The future of neonatal informatics will be driven by the availability of increasingly vast amounts of clinical and genetic data. The field of translational bioinformatics is concerned with linking and learning from these data and applying new findings to clinical care to transform the data into proactive, predictive, preventive, and participatory health. As a result of advances in translational informatics, the care of neonates will become more data driven, evidence based, and personalized.
Modeling physiologic and disease processes; Linking the genotype and phenotype; identifying genome and protein structure and function; visualization of data and knowledge; collaborative technologies; applications that link biomedical knowledge from diverse primary sources (includes automated indexing); knowledge representations; statistical analysis of large datasets; methods for integration of information from disparate sources; discovery, and text and data mining methods, automated learning; ontologies; knowledge bases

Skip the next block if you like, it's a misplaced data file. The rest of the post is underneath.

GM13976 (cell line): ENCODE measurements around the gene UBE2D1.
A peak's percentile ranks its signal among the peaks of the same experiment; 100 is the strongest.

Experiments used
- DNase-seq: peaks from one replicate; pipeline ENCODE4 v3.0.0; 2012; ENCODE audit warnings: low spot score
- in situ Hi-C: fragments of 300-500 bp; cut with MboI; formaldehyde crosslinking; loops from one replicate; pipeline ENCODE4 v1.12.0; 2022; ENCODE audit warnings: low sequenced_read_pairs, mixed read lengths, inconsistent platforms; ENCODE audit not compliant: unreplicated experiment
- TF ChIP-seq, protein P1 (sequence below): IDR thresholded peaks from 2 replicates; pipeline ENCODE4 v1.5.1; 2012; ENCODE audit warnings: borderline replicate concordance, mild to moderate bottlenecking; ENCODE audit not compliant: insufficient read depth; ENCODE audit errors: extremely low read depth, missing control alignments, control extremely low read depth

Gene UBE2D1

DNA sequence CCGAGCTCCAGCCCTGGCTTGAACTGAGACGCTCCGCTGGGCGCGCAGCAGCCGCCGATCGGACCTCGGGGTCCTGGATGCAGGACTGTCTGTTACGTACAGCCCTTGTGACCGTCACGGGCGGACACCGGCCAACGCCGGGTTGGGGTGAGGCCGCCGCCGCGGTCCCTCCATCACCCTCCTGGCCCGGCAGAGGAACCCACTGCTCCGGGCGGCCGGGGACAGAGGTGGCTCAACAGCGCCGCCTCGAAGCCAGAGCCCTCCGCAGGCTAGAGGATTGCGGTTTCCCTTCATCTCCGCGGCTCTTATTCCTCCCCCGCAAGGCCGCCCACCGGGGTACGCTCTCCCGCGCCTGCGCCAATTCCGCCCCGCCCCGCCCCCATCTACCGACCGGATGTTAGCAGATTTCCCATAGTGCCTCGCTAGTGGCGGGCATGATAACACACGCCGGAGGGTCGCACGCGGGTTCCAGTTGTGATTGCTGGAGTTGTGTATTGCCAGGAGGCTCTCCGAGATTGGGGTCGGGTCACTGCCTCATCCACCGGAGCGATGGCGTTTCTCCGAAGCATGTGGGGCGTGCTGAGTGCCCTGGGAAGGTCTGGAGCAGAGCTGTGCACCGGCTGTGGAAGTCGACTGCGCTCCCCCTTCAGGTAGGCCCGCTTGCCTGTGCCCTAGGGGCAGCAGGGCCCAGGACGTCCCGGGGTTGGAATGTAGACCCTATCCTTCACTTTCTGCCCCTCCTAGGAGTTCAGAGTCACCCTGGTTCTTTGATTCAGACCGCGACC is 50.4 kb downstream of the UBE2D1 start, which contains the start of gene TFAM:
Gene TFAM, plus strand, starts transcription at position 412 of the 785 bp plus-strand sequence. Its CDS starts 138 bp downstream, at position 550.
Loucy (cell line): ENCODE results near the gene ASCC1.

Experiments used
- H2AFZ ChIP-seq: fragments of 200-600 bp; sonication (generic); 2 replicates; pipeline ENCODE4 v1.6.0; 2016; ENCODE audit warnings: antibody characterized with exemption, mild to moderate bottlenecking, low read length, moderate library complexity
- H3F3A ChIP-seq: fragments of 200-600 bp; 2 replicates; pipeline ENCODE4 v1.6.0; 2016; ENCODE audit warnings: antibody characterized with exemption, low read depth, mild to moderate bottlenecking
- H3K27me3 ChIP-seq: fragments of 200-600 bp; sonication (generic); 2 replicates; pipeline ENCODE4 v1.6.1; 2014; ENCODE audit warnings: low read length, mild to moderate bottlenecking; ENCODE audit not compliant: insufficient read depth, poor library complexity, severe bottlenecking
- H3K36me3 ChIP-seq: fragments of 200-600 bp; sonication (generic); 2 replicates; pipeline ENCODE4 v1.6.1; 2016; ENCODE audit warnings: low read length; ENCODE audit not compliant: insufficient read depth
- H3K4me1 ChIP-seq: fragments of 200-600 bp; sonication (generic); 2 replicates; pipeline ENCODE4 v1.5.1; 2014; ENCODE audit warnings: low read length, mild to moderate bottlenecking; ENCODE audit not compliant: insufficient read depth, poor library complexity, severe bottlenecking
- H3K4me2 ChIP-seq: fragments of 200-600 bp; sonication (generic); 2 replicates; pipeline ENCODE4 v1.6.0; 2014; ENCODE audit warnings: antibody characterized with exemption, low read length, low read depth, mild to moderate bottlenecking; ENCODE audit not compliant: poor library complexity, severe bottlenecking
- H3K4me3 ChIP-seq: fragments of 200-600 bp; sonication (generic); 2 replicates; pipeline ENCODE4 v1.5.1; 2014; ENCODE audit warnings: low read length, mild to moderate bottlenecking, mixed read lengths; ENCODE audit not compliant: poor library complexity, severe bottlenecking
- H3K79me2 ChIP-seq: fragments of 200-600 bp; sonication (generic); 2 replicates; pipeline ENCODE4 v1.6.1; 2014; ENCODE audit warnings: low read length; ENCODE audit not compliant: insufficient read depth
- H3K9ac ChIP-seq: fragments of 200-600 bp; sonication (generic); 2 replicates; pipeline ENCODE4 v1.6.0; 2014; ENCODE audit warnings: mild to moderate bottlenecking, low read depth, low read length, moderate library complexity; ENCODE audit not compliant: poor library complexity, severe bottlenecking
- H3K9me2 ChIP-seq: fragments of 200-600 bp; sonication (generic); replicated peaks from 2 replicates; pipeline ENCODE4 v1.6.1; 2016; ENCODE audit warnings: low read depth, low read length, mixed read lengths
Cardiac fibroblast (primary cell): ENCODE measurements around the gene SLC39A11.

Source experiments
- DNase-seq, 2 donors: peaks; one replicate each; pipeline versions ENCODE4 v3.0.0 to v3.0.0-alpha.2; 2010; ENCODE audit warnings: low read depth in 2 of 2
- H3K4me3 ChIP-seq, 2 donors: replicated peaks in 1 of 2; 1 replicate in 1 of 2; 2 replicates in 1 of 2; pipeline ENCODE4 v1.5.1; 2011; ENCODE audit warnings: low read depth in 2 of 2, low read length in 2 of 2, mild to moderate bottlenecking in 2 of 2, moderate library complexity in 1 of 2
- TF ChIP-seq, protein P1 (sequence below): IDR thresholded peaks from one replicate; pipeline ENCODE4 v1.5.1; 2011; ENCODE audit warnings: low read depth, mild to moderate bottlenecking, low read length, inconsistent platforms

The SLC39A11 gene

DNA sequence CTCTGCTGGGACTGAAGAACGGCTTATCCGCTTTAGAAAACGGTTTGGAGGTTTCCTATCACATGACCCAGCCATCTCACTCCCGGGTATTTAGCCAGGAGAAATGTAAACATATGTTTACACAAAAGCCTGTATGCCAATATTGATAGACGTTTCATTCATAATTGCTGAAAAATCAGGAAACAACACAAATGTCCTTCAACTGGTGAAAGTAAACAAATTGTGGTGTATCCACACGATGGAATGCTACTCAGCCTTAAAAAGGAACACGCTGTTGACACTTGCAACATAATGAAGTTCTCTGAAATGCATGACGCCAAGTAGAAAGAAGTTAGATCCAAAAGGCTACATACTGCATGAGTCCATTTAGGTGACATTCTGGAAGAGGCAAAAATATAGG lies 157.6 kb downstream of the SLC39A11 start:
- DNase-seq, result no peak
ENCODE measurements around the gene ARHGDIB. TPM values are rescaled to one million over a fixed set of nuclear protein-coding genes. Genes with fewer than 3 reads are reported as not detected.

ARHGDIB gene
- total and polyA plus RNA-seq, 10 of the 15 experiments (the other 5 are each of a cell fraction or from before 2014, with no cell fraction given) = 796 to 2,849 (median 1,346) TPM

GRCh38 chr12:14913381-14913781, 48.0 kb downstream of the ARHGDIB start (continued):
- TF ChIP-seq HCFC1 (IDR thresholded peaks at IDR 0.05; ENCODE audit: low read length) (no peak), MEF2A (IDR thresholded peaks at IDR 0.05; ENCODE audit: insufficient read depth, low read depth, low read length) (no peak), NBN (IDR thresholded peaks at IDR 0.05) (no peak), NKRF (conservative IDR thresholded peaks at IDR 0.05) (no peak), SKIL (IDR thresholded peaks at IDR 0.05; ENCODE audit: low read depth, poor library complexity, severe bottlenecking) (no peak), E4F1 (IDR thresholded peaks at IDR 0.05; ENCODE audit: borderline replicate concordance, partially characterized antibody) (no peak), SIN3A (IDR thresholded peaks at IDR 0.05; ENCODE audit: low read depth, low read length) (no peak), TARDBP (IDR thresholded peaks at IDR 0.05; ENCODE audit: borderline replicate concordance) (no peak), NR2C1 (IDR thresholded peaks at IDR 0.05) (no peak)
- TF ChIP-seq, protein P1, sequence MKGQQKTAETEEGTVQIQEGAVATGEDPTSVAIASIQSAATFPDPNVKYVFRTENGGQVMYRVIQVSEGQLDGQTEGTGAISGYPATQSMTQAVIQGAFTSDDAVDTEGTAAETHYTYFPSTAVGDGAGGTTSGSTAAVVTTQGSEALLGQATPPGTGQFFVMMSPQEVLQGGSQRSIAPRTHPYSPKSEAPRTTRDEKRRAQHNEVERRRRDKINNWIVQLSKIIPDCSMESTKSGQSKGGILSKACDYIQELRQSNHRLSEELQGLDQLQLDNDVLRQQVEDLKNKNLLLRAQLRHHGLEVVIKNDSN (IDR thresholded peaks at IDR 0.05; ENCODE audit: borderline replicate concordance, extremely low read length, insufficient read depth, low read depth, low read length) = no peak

Finding new uses for existing drugs, or drug repositioning, has been used as a strategy for decades to get drugs to more patients. As the ability to measure molecules in high-throughput ways has improved over the past decade, it is logical that such data might be useful for enabling drug repositioning through computational methods. Many computational predictions for new indications have been borne out in cellular model systems, though extensive animal model and clinical trial-based validation are still pending. In this review, we show that computational methods for drug repositioning can be classified in two axes: drug based, where discovery initiates from the chemical perspective, or disease based, where discovery initiates from the clinical perspective of disease or its pathology. Newer algorithms for computational drug repositioning will likely span these two axes, will take advantage of newer types of molecular measurements, and will certainly play a role in reducing the global burden of disease.
bioinformatics; drug repositioning; drug development; microarrays; gene expression; systems biology; genomics